Sense of Entitlement Symptoms
By now you may be wondering: do I have a sense of entitlement? Like anything in life there is a spectrum, and while you may not be a full-blown narcissist or have a borderline personality disorder, you may exhibit a certain level of selfishness that makes other people’s lives hard. If you have a sense of entitlement, symptoms include the following:
1. You impose unrealistic demands onto your family, children, friends, acquaintances, lovers, employees, and/or employers.
2. You tend to feel sorry for yourself if things don’t work out the way you wanted (self-pity), and openly advertise this in melodramatic, attention-seeking ways.
3. People have called you a “bully”, “manipulative”, “ruthless”, “egotistical”, “vain”, or a “liar”.
4. You believe that you deserve happiness and go to great, sometimes extreme lengths to ensure that happens, often at the expense of others.
5. You punish people when they don’t do what you want either passively (e.g. silent treatment, gossiping, spreading rumors) or aggressively (e.g. shouting, verbally/physically abusing).
6. In order to “succeed” in life, you believe in going to any lengths.
7. You constantly see other people as competition or “threats”.
8. You tend to exhibit many double-standards in the way you behave/interact with other people, e.g. I can be late and forget my duties and commitments, but YOU can’t; I can treat myself, but YOU can’t; I can abuse or disrespect you, but YOU can’t to ME.
9. You tend to take more than give in friendships and relationships.
10. You tend to look out for yourself, your needs and desires more than anyone else almost 100% of the time.
11. You have a hard time negotiating or compromising.
12. You have a deep-seated conviction that you have priority and should always come first, even at the expense of stepping on others.
13. People always seem to be offended or upset by what you do or say.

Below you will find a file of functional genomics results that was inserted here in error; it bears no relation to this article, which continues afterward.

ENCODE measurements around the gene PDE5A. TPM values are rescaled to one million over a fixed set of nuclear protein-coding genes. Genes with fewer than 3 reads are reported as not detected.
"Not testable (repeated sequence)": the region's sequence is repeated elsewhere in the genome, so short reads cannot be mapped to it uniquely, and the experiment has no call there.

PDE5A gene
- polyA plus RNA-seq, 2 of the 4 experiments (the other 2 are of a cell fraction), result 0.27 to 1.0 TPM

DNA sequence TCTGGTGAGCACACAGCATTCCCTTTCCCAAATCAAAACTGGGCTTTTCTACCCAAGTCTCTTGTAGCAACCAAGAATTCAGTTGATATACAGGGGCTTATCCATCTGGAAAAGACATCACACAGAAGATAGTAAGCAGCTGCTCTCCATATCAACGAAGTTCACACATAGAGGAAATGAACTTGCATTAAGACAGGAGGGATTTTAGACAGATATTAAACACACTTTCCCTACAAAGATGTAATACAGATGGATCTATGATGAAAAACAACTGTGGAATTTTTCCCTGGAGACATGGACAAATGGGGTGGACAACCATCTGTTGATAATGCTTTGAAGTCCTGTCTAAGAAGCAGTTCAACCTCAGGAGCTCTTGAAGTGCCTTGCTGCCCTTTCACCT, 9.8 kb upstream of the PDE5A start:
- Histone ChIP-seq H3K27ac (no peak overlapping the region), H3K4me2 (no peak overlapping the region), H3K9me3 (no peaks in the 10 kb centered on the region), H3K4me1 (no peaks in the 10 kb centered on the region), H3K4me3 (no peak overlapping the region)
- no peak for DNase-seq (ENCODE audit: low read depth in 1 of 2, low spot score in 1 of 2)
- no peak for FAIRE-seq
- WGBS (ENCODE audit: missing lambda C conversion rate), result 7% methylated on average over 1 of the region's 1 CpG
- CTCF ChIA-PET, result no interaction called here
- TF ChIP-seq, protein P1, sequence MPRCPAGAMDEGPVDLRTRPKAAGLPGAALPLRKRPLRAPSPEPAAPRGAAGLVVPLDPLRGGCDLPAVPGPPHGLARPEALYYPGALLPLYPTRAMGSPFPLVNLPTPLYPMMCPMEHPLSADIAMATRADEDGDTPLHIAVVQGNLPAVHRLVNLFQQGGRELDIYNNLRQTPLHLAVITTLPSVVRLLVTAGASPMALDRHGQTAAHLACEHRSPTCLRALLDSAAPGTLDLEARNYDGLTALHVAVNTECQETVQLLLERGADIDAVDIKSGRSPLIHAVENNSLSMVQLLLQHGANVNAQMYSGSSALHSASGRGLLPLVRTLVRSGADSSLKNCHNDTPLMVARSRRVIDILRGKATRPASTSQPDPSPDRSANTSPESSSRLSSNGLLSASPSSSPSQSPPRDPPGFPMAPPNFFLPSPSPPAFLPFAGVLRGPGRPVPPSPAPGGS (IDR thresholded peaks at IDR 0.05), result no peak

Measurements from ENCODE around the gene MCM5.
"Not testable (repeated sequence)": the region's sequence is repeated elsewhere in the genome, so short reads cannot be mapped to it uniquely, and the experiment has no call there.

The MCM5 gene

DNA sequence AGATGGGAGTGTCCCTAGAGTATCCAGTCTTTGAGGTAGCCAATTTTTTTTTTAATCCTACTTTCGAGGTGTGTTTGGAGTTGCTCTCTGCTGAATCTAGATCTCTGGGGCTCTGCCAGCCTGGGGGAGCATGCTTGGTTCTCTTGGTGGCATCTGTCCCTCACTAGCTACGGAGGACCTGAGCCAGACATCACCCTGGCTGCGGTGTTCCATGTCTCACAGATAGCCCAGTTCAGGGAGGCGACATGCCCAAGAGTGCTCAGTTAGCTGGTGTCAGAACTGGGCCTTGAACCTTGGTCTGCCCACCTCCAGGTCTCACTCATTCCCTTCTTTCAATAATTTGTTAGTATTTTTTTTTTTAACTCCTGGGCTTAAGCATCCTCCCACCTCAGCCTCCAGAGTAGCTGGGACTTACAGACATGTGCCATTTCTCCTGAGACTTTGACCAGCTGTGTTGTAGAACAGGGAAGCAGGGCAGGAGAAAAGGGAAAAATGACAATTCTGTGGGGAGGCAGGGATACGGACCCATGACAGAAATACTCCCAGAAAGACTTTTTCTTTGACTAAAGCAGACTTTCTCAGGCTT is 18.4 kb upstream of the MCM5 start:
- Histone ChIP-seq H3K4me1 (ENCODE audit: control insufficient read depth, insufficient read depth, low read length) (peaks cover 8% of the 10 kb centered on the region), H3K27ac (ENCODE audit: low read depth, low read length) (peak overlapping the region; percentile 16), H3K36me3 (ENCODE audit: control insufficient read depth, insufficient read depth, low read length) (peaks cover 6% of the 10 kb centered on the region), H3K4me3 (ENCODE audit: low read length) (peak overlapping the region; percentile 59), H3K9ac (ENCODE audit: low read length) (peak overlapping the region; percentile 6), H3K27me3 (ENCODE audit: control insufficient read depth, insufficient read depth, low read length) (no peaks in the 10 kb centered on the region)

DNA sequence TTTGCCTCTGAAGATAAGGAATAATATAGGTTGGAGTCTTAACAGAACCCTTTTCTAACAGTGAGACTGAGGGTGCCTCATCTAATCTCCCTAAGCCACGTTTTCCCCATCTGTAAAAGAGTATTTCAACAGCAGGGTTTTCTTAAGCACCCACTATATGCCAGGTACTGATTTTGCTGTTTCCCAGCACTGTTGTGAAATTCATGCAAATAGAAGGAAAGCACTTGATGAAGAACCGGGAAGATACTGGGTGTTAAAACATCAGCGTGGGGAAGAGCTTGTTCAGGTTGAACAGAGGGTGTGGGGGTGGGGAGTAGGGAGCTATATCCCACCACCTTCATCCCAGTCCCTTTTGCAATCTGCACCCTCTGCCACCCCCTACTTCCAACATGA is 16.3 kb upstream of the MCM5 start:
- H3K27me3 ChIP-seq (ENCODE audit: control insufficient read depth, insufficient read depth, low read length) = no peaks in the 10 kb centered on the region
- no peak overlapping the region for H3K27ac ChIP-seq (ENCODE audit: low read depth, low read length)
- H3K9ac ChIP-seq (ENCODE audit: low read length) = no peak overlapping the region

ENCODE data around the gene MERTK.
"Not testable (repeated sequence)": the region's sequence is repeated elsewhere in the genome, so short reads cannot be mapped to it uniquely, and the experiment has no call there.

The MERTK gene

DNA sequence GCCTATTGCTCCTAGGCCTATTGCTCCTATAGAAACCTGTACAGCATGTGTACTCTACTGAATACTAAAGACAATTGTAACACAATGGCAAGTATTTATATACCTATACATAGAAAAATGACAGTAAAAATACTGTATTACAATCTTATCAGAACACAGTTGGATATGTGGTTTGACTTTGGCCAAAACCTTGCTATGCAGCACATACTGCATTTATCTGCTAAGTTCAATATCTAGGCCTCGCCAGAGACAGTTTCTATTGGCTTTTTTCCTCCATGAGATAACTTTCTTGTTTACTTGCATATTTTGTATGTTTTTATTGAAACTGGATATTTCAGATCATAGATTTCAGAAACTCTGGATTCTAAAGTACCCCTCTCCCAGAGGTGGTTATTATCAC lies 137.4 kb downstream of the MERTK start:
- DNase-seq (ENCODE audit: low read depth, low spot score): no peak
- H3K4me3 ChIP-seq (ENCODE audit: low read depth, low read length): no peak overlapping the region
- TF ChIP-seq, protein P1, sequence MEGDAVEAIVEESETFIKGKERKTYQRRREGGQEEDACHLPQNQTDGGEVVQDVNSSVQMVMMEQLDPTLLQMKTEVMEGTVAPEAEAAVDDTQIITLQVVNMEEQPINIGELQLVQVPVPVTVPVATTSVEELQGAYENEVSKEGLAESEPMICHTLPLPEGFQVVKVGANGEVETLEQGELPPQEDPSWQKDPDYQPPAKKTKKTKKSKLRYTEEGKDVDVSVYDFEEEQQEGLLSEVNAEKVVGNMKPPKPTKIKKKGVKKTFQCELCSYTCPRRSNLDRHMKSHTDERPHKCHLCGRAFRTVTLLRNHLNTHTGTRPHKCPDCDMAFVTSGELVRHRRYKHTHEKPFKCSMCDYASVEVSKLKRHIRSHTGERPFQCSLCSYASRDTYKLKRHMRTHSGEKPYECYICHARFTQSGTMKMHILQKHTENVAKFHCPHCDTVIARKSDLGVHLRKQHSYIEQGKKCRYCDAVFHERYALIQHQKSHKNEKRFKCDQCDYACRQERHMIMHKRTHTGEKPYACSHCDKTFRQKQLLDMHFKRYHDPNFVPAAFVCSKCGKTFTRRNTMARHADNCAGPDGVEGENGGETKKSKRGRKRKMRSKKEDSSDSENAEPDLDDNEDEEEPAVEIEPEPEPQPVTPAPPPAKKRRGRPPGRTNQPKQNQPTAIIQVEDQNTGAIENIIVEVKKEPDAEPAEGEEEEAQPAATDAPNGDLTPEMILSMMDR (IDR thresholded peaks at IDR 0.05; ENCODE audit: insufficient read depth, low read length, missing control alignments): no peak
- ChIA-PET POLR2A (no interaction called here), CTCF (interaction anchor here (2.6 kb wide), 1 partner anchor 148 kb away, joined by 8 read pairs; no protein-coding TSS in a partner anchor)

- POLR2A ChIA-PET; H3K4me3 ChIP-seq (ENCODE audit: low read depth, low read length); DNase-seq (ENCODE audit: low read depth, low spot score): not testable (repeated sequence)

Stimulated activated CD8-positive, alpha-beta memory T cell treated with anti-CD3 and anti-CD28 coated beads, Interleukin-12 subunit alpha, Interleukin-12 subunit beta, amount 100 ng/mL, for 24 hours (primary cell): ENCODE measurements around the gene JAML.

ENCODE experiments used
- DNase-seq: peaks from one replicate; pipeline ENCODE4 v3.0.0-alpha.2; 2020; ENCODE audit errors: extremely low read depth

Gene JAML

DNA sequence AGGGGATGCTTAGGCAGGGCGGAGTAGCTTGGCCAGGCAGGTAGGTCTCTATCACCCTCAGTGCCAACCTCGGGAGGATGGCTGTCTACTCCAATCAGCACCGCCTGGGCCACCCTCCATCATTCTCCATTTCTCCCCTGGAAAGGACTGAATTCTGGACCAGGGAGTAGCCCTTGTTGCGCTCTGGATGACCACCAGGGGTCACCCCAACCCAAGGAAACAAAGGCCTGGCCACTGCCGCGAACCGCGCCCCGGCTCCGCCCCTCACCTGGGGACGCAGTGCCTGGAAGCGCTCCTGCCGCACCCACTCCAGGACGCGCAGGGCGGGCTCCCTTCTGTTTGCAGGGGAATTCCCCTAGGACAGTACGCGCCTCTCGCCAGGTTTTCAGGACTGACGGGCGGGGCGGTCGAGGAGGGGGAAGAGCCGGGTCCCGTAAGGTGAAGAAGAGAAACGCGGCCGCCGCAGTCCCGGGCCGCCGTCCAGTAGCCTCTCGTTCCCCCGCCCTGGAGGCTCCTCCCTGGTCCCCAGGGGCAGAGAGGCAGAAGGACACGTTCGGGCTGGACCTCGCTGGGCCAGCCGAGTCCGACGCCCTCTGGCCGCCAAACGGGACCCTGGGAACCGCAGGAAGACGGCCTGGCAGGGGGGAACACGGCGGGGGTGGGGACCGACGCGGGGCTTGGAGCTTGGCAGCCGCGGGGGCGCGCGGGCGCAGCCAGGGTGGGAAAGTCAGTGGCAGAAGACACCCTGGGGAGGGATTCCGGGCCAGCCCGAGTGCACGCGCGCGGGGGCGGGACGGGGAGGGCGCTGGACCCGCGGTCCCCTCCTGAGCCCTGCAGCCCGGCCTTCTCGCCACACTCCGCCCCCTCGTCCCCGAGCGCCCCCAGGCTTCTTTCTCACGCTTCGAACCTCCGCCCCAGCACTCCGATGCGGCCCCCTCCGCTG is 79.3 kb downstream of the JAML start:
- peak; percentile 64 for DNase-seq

14. You generally think that you are better, or more important, than other people and other people should see this and unquestioningly respect you.
15. You crave admiration and adoration.
16. You like to assert your dominance or superiority over other people, finding it second nature.
It’s important to remember that we all suffer from personality flaws. While some of us are stingy or deeply insecure, others of us have sense of entitlement complexes. If you tend to show this narcissistic trait, there are many ways to slowly work through it to improve the quality of your life, and the lives of others. Examples include:
- Developing more Self-Awareness. Without being aware of what you think, feel and do, you won’t be able to progress very far.
- Identifying your inner expectations about the world, as well as deep-seated beliefs and ideals. Often a sense of entitlement stems from unhealthy or unrealistic perceptions that you may not even be aware of.
- Work to accept life as it is without imposing your beliefs, ideals or expectations. This includes practicing forgiveness, and allowing people to be the way they are naturally.
- Concentrate on developing compassion and empathy. Asking “how does this affect others?”, “how does he/she feel right now?”, “how would I feel if I was her/him?” helps to broaden the mind, and open it to new, and beneficial, ways of thinking.
- Celebrate with other people, and celebrate other people. Pay attention to the happiness and joy of others: happiness shared is happiness multiplied. Also, being thankful for the people in your life allows you to place more importance in them, seeing how truly special they are.
- Slowly work on cultivating true Self-Love, not the malignant kind.
Change won’t come overnight, but with dedication and will power your life can take a permanent turn for the better.
If you would like to share any thoughts or experiences you have on having a sense of entitlement, please do so below in the comments area!